Published: Mon, October 08, 2018
Sci-tech | By Lila Blake

San Diegans photograph Sunday night's launch of Falcon 9 rocket at Vandenberg

San Diegans photograph Sunday night's launch of Falcon 9 rocket at Vandenberg

About half an hour later, the first stage booster was sent back to the base, the first time the company has landed this type of rocket on the West Coast. There's no specified launch window, and that could force SpaceX to move liftoff to October 11th if it has to scrub the launch on the 7th.

Southern California residents are being warned to expect a large sonic boom Sunday evening as SpaceX launches a Falcon 9 rocket from Vandenberg Air Force Base, then attempts its first-ever landing on the West Coast, according to the company and military officials. "A sonic boom is the sound associated with the shock waves from an aircraft or vehicle traveling faster than the speed of sound".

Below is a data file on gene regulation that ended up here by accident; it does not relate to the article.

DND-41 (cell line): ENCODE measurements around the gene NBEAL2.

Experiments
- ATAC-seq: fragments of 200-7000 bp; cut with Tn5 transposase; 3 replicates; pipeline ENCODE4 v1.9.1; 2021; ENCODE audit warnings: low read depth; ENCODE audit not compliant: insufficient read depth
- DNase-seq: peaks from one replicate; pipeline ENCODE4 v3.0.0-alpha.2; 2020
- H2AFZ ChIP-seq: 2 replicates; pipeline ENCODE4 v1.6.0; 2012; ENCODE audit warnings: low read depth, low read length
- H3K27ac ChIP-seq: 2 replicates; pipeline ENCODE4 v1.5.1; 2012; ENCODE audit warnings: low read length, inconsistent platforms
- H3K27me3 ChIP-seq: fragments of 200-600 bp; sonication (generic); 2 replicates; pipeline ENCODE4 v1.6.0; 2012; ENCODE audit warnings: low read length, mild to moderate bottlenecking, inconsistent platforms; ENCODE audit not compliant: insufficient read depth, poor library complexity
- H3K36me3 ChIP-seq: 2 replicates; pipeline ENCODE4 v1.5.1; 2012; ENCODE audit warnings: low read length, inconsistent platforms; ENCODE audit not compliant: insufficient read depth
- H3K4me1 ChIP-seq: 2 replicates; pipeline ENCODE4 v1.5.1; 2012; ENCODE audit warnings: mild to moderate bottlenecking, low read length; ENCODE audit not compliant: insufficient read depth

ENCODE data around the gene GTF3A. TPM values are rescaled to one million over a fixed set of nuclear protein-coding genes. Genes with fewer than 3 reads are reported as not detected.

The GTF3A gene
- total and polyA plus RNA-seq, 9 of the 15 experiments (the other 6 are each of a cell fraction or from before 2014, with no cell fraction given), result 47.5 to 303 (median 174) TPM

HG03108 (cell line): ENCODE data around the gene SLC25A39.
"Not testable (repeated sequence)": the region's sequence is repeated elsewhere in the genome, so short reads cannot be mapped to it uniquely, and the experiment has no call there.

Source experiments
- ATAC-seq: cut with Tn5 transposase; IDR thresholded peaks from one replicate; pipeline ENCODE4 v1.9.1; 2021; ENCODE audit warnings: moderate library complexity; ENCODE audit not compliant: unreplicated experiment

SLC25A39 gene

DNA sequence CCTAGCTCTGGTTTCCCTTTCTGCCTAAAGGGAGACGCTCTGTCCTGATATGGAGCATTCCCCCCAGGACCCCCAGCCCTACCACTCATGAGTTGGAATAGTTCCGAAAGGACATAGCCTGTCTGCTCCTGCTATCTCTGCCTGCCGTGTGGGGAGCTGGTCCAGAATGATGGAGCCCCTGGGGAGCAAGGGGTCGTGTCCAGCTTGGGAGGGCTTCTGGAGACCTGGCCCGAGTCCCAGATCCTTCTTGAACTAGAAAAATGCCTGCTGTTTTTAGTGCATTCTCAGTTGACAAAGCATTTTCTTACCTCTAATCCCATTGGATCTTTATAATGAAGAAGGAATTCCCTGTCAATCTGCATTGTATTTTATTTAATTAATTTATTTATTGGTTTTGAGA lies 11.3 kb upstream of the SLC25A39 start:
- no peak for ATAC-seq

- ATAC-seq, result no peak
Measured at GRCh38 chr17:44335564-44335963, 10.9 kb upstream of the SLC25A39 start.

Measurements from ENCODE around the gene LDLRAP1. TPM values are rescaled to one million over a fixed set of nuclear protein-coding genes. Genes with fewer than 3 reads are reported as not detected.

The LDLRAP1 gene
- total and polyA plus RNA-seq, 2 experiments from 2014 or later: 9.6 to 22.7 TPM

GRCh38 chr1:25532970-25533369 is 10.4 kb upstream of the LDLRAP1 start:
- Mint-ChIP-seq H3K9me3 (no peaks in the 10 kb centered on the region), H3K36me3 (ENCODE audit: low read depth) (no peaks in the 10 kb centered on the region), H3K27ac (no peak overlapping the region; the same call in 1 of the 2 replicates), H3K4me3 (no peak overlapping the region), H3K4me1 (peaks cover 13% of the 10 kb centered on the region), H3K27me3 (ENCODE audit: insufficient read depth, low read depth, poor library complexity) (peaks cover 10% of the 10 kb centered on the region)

The booster put on a spectacular show as it descended tail first toward Landing Zone 4 just a few hundred yards from the rocket's launch stand, deploying four legs and firing up one of its nine Merlin engines, seemingly at the last moment, to slow down for touchdown in a cloud of fiery exhaust.


"Vandenberg LZ-4, the Falcon has landed", a member of SpaceX's launch team reported.

SpaceX has a second CONAE satellite, Saocom-1B, that it is also tasked with launching.

The satellite is the first of two for Argentina's space agency.


SAOCOM 1, together with the Italian COSMO-SkyMed X-Band SAR constellation, make up the Italian-Argentine Satellite System for Emergency Management, or SIASGE. All previous recoveries in California used a drone ship to land boosters out at sea.

The upgraded Block 5 Falcon 9 is part of SpaceX's plan for vastly cheaper and more efficient spaceflight. Prior landings have taken place on the East Coast.


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